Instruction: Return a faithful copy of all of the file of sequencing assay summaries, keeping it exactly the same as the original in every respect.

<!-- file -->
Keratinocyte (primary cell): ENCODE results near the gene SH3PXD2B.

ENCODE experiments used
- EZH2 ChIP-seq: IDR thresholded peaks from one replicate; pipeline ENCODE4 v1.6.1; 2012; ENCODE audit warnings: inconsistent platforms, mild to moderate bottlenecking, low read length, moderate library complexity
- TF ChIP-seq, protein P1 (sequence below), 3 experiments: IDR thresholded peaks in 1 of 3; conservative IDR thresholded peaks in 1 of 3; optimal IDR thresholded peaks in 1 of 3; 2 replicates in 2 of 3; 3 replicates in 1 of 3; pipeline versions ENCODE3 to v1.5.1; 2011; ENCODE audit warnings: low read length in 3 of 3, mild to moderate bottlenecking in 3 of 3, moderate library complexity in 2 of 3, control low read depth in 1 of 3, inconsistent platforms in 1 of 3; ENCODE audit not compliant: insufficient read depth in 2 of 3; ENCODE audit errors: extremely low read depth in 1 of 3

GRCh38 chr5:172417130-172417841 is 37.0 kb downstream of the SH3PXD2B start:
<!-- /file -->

Keratinocyte (primary cell): ENCODE results near the gene SH3PXD2B.

ENCODE experiments used
- EZH2 ChIP-seq: IDR thresholded peaks from one replicate; pipeline ENCODE4 v1.6.1; 2012; ENCODE audit warnings: inconsistent platforms, mild to moderate bottlenecking, low read length, moderate library complexity
- TF ChIP-seq, protein P1 (sequence below), 3 experiments: IDR thresholded peaks in 1 of 3; conservative IDR thresholded peaks in 1 of 3; optimal IDR thresholded peaks in 1 of 3; 2 replicates in 2 of 3; 3 replicates in 1 of 3; pipeline versions ENCODE3 to v1.5.1; 2011; ENCODE audit warnings: low read length in 3 of 3, mild to moderate bottlenecking in 3 of 3, moderate library complexity in 2 of 3, control low read depth in 1 of 3, inconsistent platforms in 1 of 3; ENCODE audit not compliant: insufficient read depth in 2 of 3; ENCODE audit errors: extremely low read depth in 1 of 3

GRCh38 chr5:172417130-172417841 is 37.0 kb downstream of the SH3PXD2B start: